Date
14 December 2018
Professor Yuen Kwok-yung from HKU's microbiology department said one of the organ recipients died on Aug. 18, but his death was due to a brain infection and not related to hepatitis E. Photo: Internet
Professor Yuen Kwok-yung from HKU's microbiology department said one of the organ recipients died on Aug. 18, but his death was due to a brain infection and not related to hepatitis E. Photo: Internet

Mandatory hepatitis E testing mulled for organ donors

The Hospital Authority (HA) said it is considering making hepatitis E screening mandatory for organ donors.

The proposal came after the organs donated by a deceased patient were found to have caused five recipients to be infected with hepatitis E, the Hong Kong Economic Journal reports.

An expert group will be formed to assess the effectiveness and feasibility of conducting such screening prior to organ transplantation, the authority said in a statement.

If hepatitis E infection is identified in an asymptomatic organ donor, the expert group will consider the protocol for post-transplant clinical management of the organ recipient.

In February this year, a 29-year-old woman died of acute cerebral hemorrhage at Princess Margaret Hospital.

As per her wish, the hospital took out her heart, liver, lungs and kidneys, none of which underwent hepatitis E testing, which is not required under existing law, before they were transplanted to five patients.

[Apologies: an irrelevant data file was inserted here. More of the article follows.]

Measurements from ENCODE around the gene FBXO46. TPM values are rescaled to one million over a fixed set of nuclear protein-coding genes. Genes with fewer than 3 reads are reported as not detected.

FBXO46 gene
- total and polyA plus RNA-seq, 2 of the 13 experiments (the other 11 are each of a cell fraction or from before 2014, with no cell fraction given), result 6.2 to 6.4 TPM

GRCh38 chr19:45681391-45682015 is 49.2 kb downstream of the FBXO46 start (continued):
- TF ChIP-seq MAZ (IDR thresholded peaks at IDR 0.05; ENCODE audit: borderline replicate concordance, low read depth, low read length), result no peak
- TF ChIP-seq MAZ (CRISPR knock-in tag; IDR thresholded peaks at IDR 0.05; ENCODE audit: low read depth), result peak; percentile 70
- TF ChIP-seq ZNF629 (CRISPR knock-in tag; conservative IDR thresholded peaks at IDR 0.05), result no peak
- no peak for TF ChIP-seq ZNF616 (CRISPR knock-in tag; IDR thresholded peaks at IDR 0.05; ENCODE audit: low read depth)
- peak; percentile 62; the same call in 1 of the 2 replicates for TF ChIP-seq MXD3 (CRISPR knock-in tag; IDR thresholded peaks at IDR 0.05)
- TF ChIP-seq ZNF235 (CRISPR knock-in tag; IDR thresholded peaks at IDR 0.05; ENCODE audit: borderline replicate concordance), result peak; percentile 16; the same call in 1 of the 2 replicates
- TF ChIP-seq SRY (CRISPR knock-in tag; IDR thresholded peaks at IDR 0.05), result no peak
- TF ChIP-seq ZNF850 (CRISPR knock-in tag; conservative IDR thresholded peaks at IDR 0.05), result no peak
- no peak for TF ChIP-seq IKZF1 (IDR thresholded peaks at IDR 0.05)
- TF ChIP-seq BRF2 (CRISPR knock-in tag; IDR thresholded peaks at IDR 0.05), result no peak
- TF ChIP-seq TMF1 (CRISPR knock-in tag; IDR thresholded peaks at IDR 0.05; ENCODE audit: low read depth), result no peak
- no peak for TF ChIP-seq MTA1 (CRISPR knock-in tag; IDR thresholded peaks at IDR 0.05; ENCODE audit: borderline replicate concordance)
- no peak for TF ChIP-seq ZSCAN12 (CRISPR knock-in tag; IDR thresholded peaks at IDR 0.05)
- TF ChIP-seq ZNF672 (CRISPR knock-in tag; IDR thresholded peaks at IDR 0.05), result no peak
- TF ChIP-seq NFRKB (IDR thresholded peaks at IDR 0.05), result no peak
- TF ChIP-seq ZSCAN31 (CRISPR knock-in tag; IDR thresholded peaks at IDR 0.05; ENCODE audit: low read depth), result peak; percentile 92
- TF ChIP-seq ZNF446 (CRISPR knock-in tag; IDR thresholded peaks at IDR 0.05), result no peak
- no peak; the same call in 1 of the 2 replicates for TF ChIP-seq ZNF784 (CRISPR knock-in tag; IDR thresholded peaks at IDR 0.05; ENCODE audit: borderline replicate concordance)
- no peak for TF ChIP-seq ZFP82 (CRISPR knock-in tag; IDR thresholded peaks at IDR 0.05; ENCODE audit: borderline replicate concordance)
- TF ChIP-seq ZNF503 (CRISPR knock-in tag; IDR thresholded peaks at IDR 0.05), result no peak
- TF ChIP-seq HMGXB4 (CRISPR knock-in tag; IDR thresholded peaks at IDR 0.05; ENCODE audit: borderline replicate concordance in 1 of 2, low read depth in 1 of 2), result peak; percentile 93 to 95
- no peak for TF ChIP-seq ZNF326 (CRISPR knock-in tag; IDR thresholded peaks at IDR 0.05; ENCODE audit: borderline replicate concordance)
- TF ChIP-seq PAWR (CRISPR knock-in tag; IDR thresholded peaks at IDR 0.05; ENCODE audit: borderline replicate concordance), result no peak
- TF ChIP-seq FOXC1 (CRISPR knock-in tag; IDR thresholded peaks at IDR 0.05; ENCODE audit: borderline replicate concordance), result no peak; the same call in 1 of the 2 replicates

All of the five recipients developed liver problems two months after receiving the transplants, with subsequent investigations showing the donor was a carrier of hepatitis E, RTHK reported.

The test results showing all the recipients had contracted hepatitis B were disclosed on Monday by the Department of Microbiology of the University of Hong Kong, which confirmed that the situation was an outbreak.

One of the recipients, a 59-year-old man, died on Aug. 18, but Professor Yuen Kwok-yung, from the HKU microbiology department who investigated the incident, said the patient’s death was due to a brain infection and not related to hepatitis E.

Yuen said there were cases overseas, in which organ recipients were infected with hepatitis E as a result of the transplants, but he said the number of patients infected this time is the highest ever, according to RTHK.

The hospitals concerned will continue to closely monitor the condition of the four other patients, who are currently in a stable condition. Three, in fact, have been discharged.

The case of the deceased lung recipient will be referred to the coroner for follow-up.

Despite the incident, the authority said it remained grateful to the organ donor for her contributions and has informed her family of the latest findings.

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TL/JC/CG

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